The Mekong Club Raises Awareness on Modern Slavery in North America

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The Mekong Club CEO Matt Friedman just completed his advocacy road trip across the United States (and Vancouver, Canada), where he travelled for 70 days – covering over 10,200 miles – to reach out, educate and inform audiences about modern slavery.

Friedman, who is an international expert on modern slavery with over 25 years of experience in the field, kicked off his trip on June 17, 2016, and visited 27 cities, hosting 112 presentations on modern slavery. The vision for this trip was simple: to create a modern day abolitionist movement. We wanted to wake people up to this heinous crime, which is arguably the greatest human rights violation of our time.

In our CEO’s words: “For the world to get involved in addressing the problem, they first need to understand it. For this to happen, we need to do a better job of educating businesses, schools, churches and the general public. If communities don’t know about a problem, they will not do anything to help fight it. With this in mind, general awareness is so important. This is what we tried to do on this trip – educate, inform and inspire.”

So with that vision in mind, Friedman set out to reach as many stakeholders as possible. He presented to leading global companies, tech giants, international banks, several rotary clubs, government bodies, universities, faith-based groups, and at private events. The response from these groups has been extremely positive – there is much willingness to help address this problem.

Raising awareness

Many people learned about the issue of modern slavery for the first time. They often asked the question: “How could this problem be so prevalent without me having heard about it before?” Part of the reason is that the information that is available through the media and the NGO world has tended to focus on case descriptions, without ever really outlining the size and magnitude of the problem. Globally, 45.8 million men, women and children are currently in situations of modern-day slavery. In fact, there are more people trapped and exploited today than at any other time in history. When this figure is used, most people don’t know what to say.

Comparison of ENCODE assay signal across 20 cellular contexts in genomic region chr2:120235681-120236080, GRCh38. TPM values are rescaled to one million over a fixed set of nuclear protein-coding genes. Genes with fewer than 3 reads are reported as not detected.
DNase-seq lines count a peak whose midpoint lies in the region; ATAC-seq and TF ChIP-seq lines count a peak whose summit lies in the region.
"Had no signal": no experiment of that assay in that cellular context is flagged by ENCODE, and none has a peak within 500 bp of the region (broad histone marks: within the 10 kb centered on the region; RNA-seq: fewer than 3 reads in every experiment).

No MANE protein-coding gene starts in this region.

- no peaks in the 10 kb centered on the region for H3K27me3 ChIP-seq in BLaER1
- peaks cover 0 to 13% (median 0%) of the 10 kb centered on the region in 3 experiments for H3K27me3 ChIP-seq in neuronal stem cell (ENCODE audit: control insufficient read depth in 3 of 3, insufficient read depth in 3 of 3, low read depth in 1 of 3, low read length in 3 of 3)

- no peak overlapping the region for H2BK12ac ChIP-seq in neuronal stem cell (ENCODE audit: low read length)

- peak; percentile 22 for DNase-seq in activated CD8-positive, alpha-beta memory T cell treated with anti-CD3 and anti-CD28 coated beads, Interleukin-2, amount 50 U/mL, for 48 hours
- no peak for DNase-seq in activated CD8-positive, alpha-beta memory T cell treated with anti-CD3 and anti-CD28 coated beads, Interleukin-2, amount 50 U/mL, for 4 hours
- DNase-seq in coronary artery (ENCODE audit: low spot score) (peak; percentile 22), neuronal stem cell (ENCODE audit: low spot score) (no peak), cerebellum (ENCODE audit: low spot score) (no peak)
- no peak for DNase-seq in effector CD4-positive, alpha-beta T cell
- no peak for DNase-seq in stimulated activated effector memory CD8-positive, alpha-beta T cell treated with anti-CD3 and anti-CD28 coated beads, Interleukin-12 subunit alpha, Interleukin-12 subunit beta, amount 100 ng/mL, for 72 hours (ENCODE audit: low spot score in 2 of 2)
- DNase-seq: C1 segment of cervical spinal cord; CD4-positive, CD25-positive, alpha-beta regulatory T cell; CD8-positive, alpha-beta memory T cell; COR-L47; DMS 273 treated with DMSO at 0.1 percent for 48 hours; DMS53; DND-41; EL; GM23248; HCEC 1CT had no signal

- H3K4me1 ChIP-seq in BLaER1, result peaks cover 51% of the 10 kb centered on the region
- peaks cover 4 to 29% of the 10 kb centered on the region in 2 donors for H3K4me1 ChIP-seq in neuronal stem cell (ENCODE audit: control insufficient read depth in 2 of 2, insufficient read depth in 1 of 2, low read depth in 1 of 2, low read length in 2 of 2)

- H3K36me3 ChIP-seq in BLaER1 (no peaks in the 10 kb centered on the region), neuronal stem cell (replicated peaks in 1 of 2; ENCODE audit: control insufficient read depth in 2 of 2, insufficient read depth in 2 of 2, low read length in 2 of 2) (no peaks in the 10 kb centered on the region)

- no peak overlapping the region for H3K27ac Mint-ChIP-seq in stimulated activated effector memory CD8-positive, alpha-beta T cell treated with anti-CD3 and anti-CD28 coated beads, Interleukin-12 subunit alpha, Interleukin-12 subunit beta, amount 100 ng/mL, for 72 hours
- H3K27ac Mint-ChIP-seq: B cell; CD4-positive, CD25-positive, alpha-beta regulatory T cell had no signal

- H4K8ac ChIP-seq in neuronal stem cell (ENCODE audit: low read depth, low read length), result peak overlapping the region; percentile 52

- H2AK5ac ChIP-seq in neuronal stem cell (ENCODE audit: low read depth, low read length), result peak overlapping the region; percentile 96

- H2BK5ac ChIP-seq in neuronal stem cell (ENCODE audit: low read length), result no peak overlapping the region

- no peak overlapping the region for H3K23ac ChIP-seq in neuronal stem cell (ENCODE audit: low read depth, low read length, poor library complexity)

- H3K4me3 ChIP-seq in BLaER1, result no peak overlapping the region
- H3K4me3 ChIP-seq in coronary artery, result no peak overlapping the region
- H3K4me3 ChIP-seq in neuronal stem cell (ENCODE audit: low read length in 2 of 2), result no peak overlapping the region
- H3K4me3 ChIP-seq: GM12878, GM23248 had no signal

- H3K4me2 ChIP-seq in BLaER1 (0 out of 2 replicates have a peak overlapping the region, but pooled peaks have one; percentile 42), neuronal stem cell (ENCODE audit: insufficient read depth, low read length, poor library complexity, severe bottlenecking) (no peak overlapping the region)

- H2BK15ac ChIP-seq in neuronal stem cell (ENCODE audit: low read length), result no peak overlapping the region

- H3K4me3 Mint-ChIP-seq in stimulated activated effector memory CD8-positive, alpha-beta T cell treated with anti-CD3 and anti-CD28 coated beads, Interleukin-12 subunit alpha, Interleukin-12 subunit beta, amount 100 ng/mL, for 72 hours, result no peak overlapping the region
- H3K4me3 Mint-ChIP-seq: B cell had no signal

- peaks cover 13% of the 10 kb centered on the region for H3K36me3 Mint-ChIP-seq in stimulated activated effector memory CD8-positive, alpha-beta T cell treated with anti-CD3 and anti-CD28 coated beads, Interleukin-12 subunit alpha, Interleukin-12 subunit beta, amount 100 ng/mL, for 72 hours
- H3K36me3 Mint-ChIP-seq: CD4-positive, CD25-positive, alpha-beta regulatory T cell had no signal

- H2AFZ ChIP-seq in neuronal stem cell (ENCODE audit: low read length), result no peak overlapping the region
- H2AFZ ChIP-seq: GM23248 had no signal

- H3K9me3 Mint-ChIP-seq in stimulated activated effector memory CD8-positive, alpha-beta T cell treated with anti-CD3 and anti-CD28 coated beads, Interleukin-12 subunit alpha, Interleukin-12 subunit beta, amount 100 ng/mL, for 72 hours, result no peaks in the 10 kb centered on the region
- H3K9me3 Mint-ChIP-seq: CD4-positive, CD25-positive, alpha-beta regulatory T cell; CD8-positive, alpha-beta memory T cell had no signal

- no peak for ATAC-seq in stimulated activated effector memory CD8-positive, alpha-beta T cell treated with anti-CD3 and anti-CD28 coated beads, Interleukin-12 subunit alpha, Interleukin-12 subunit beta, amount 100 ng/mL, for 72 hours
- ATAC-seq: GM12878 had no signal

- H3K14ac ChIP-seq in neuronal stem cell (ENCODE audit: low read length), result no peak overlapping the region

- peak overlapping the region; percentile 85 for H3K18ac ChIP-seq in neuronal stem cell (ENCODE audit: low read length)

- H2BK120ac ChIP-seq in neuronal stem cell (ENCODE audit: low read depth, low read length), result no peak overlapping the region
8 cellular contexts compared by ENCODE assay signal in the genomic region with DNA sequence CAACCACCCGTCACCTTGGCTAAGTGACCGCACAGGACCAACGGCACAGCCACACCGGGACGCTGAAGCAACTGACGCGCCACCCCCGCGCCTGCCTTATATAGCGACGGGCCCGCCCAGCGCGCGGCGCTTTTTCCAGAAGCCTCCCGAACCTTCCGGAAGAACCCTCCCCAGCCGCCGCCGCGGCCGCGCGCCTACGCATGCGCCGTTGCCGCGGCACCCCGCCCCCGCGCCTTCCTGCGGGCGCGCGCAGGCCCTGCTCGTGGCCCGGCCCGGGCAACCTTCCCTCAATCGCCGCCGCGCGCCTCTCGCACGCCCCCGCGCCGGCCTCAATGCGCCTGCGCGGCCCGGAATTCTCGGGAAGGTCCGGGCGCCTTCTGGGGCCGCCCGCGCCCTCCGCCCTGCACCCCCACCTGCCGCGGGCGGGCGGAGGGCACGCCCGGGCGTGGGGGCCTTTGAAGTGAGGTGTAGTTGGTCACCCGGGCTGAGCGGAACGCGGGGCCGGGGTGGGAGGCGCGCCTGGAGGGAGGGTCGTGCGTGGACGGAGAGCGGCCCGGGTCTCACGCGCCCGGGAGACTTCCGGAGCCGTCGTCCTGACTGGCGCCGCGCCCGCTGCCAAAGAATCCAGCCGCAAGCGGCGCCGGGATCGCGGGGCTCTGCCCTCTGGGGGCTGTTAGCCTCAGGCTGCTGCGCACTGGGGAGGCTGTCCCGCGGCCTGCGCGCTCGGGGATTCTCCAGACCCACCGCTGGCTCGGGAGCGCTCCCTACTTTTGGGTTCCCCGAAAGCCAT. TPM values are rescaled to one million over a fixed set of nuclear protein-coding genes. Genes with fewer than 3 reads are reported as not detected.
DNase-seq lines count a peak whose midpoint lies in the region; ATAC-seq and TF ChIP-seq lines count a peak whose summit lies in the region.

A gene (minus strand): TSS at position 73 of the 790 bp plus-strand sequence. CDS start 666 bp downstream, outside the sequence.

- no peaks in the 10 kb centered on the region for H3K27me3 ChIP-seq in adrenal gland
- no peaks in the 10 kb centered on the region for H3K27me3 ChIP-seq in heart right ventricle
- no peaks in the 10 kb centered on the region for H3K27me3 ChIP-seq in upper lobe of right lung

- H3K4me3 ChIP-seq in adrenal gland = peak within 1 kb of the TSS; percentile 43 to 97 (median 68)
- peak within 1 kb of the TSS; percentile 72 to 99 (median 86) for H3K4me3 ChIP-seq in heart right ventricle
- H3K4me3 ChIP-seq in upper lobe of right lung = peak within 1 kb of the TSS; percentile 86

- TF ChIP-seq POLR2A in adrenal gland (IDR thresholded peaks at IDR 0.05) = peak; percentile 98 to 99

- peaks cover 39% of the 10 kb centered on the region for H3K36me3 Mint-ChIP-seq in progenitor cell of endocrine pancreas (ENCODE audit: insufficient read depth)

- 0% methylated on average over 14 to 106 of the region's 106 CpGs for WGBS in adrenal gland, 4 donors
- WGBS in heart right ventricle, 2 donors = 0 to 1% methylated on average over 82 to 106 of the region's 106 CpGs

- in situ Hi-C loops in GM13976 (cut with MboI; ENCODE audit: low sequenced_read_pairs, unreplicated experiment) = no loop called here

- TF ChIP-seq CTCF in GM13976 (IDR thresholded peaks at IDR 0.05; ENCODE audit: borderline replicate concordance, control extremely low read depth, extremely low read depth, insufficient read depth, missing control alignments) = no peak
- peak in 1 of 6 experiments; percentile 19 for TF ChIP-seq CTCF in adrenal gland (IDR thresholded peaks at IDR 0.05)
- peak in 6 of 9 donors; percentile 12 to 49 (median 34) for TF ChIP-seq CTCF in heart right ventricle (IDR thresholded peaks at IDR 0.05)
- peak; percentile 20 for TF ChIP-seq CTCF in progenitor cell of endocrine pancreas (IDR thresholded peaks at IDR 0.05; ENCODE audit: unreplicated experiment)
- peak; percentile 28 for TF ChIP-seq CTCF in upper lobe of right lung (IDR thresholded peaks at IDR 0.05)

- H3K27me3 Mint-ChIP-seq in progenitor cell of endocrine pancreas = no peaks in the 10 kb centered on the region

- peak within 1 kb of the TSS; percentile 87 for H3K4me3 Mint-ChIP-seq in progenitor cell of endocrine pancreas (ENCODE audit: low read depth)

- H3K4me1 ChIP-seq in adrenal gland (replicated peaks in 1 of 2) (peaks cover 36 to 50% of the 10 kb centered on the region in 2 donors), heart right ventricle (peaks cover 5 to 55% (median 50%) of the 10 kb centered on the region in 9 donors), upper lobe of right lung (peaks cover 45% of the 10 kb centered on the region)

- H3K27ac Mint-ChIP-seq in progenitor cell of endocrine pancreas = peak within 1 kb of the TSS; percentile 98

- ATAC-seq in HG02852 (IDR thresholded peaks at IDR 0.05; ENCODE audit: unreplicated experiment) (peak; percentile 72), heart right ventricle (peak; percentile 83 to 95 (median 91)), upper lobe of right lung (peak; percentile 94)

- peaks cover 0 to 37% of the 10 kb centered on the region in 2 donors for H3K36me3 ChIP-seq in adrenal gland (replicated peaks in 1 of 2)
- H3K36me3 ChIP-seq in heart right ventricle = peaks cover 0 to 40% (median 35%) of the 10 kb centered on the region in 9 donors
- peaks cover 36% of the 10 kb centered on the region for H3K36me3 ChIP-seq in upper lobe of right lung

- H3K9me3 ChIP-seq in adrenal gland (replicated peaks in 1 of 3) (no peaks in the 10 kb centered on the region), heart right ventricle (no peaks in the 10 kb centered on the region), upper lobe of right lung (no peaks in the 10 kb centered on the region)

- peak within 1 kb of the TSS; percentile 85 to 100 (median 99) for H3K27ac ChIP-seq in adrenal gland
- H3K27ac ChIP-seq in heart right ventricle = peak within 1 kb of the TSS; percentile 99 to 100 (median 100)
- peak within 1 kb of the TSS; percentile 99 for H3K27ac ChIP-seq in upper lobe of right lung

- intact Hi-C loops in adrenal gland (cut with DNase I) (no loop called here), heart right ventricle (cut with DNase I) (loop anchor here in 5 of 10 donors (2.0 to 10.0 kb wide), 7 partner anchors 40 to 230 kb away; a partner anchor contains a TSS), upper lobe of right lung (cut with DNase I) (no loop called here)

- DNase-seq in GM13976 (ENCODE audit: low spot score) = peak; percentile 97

There is also confusion about the relationship between human trafficking and slavery. Many people feel that human trafficking is a far-away phenomenon related to women and girls being tricked into prostitution somewhere in Asia. The association with the word slavery and the fact it also happens in the United States is something completely new to them. In fact, the idea that slavery still exists in any form comes as a complete shock.

The Private Sector

EDM ADVOCACYFurther confusion lies in understanding what forms of modern slavery are most prevalent. While most people think that most human trafficking feeds the sex industry, one major U.N. study reported that forced prostitution represents only about 25 percent of the total slavery cases. The remaining 75 percent fall under the heading “forced labour.” Out of this figure, about 60 percent of the victims are working in manufacturing supply chains for little or no pay. With this in mind, a percentage of the products we wear, eat and utilise are produced using modern slavery.

The presentations Matt has given to private corporations offered insights on the business risks that slavery poses to corporations, the power of public perception, the future of legislation and the right approach to protect a company’s supply chain and lock slavery out of its industry.

A collaborative, positive approach in engaging companies and guiding them to lead the fight against slavery is the core of The Mekong Club’s mission. We are a not-for-profit organisation dedicated to engaging, inspiring and supporting the private sector to join the fight against modern slavery. The Mekong Club provides a forum for companies to come together to discuss the issues, challenges and solutions in a positive, supportive and safe environment. Specifically, companies from four key industries come together to meet regularly and address the issue: Banking and Finance, Footwear and Apparel, Retail, and Hospitality. Each of these groups meets regularly to identify needs/gaps, provide recommendations, and work together as a group to respond to the problem.